Women in the shadow of men, patriarchy in the face of disaster

Unfortunately, the role of women in disasters is taken for granted, without considering that there are other roles to which women can contribute.

Adelina R. Simatupang

Adelina R. Simatupang

The Jakarta Post


Two women cook on Wednesday beside the rubble of a collapsed house in Cugenang, Cianjur, West Java, following the 5.6-magnitude earthquake that struck on Nov. 21, 2022. (AFP/Adek Berry)

February 23, 2023

JAKARTA – When a disaster strikes, it is often women, particularly mothers, who are first preoccupied with minimizing its impact at home by taking valuables, securing groceries so people do not go hungry, hugging and protecting children from harm, assisting in the preparation of food in public kitchens and much more.

Unfortunately, the role of women in disasters is taken for granted, without considering that there are other roles to which women can contribute. When I attended several meetings with the Disaster Risk Reduction Forum (FPRB), I noticed that women’s voices were frequently ignored. Many women chose to remain silent because they were told from the start to simply follow the decisions made in the meeting.

Ibu Yanti (not her real name), a participant in the Citizen Voice and Action (CVA) activity initiated by Wahana Visi Indonesia (WVI), is one of the female figures who is discriminated against. She is very involved in a variety of activities and was a star when she spoke to groups of all-female participants. However, when the majority of the participants in the discussion were men, including a disaster-training program held by WVI in Cikeas, West Java, the men shut down Yanti’s idea.

“The ladies will take care of the garbage and public kitchens, okay?” said one of the forum leaders right away, effectively closing the door on brilliant ideas from female participants. Another village chief responded immediately, “Women will follow the forum’s decisions, okay?” as if all decisions were beneficial to women.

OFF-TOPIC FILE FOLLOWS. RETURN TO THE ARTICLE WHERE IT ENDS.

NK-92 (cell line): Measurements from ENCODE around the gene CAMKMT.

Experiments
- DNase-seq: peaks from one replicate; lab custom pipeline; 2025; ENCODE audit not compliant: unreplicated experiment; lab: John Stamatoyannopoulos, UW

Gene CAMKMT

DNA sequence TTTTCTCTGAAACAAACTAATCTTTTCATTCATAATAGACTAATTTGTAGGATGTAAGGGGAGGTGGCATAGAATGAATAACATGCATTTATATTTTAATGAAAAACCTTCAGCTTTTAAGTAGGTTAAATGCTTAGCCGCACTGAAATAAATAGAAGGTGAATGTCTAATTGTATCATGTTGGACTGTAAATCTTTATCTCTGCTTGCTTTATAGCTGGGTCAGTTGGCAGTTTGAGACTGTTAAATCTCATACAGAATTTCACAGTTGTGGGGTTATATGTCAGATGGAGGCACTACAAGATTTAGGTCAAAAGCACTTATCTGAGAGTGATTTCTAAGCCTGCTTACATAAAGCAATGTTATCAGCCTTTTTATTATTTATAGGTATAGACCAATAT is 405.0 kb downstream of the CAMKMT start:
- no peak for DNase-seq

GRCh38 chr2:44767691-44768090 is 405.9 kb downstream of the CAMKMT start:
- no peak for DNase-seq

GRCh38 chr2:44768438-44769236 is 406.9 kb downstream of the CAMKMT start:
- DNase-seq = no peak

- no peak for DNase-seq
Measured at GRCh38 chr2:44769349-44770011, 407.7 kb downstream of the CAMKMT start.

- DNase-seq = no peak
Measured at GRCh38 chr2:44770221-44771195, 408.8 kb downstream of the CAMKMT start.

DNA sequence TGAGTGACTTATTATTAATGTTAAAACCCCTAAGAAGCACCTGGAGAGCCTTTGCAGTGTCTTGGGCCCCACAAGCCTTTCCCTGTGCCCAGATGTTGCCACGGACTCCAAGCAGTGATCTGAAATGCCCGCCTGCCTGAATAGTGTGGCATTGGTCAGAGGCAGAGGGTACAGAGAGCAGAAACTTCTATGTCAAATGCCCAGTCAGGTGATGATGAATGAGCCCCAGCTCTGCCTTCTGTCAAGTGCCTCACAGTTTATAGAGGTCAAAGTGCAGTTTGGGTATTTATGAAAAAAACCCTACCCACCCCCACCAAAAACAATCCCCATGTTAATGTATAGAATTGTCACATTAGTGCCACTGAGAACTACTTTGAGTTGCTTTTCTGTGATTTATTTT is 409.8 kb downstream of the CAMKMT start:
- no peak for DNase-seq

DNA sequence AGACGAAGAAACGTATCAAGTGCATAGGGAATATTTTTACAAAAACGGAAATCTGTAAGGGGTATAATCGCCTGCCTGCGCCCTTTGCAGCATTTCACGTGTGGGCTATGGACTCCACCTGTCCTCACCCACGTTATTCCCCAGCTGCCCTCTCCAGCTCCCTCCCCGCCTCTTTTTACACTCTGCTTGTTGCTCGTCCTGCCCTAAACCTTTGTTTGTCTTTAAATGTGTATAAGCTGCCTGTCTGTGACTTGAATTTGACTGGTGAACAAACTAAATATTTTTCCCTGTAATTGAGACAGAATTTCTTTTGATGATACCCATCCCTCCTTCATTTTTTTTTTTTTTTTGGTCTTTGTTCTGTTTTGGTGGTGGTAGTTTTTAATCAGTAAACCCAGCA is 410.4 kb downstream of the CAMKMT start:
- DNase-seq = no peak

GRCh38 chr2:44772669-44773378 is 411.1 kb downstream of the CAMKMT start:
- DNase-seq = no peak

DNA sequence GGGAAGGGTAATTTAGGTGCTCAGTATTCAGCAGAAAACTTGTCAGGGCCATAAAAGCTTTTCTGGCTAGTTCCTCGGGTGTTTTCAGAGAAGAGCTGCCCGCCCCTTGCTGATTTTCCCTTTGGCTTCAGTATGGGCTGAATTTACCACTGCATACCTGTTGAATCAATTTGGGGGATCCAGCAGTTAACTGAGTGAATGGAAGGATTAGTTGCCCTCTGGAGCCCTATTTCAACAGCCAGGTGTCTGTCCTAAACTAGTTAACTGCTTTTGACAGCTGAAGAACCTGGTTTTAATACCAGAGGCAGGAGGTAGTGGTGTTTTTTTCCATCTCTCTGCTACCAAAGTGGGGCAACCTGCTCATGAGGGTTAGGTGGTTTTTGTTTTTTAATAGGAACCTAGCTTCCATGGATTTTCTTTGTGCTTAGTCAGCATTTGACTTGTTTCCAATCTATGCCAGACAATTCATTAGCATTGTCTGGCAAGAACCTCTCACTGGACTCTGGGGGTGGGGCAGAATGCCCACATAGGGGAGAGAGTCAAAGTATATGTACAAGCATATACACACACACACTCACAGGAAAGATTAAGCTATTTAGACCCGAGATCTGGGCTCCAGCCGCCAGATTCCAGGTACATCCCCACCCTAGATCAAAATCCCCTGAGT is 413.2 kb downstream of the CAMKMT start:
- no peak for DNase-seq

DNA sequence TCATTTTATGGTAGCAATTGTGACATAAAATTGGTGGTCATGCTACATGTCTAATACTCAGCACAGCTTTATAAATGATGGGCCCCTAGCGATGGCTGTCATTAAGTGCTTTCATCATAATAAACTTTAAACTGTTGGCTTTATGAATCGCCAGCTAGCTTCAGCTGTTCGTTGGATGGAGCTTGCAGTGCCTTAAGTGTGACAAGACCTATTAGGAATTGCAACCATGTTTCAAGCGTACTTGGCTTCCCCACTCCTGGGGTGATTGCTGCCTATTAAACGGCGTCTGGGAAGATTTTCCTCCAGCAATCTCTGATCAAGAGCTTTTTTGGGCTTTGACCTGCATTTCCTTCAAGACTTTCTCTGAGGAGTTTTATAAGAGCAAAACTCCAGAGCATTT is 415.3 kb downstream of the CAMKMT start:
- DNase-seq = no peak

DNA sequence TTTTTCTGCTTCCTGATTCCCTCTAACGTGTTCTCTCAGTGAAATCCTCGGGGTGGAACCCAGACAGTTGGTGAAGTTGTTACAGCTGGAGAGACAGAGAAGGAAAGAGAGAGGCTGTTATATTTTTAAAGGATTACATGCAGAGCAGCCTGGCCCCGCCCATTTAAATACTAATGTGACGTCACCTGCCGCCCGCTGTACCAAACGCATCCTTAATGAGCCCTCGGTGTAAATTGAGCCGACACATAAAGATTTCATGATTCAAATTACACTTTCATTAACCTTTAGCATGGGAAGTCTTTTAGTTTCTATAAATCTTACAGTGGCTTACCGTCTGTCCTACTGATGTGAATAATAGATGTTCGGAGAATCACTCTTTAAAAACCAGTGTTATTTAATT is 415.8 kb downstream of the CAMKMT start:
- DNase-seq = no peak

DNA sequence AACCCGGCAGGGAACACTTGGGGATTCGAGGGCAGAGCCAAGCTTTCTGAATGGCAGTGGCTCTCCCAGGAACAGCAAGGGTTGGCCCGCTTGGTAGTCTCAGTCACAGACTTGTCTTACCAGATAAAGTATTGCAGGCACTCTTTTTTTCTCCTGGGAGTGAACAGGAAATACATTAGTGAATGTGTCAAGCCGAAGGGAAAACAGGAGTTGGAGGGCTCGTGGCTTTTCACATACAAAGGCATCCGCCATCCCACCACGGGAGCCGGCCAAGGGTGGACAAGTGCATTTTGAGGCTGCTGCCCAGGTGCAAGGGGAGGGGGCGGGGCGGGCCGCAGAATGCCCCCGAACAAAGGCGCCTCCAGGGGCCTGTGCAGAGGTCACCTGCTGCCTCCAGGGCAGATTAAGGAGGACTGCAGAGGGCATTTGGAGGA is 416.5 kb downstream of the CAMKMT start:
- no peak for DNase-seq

Despite disaster, patriarchal culture continues to bury women under the shadow of male dominance. Women’s places are only public kitchens and waste bins. During a discussion about temporary shelters, a woman suggested gender-segregated shelters for security reasons. Several men immediately refused, claiming that they needed to sleep with their families in order to protect their wives and children.

Meanwhile, in emergencies, shelters are frequently barracks or large buildings where many families sleep under one roof. This means there are some women who may be uncomfortable and vulnerable to sexual violence. The woman’s suggestion was rejected.

It is unfortunate that when women were attempting to reduce the potential risk of gender-based violence in refugee camps, this positive suggestion was dismissed simply because it came from women’s mouths.

However, when men express a similar idea, it is not immediately rejected. Some were immediately accepted, while others were placed in the discussion forum consideration box. Should women continue to leave their voice in the hands of men, even when it comes to their safety and, in many cases, the safety of children who are under the care of women during disasters?

During the disaster, there was discrimination against women’s voices in decision-making in both rural and urban areas. Certain women, such as regional heads, women’s customary leaders or the wives of well-known religious and traditional leaders, have their voices heard.

This situation represents a setback in the pursuit of gender equality.

Women’s voices are important in disaster mitigation decision-making. When disasters strike, women are frequently the ones who suffer the most. Women play numerous roles in all aspects of disaster relief, from evacuation to recovery. Furthermore, the various biological, reproductive and social experiences of women are important factors to consider when making decisions in crisis situations.

Following the 2018 earthquake in North Lombok, West Nusa Tenggara, women were involved in the process of deciding who would receive assistance with home repairs, and the results were quite significant. Even if this good practice is never recorded in data, the benefits can be enjoyed by all parties affected by the disaster. In many cases, women are more sensitive to these types of needs.

Giving women a larger voice in various aspects of disaster is a must, and it has to be done. Cililitan in East Jakarta has begun Capacity and Vulnerability Analysis activities with many female facilitators. They then proceed to take action, such as determining which priorities require immediate repair in the event of a disaster.

Men cannot always represent women’s voices. Women have different rights to express themselves than men. Furthermore, women have the right to decide how to deal with the consequences of disasters that have occurred in their lives. Women’s and men’s disaster experiences are undoubtedly very different. Men do not experience menstruation, pregnancy, giving birth or breastfeeding, so their sensitivity to these things is understandably different.

Not to mention, in a patriarchal culture, women are conditioned to be helpers, so it appears that caring for disaster victims automatically falls on women’s shoulders. This should be our collective thought.


The writer is an emergency response specialist at Wahana Visi Indonesia.

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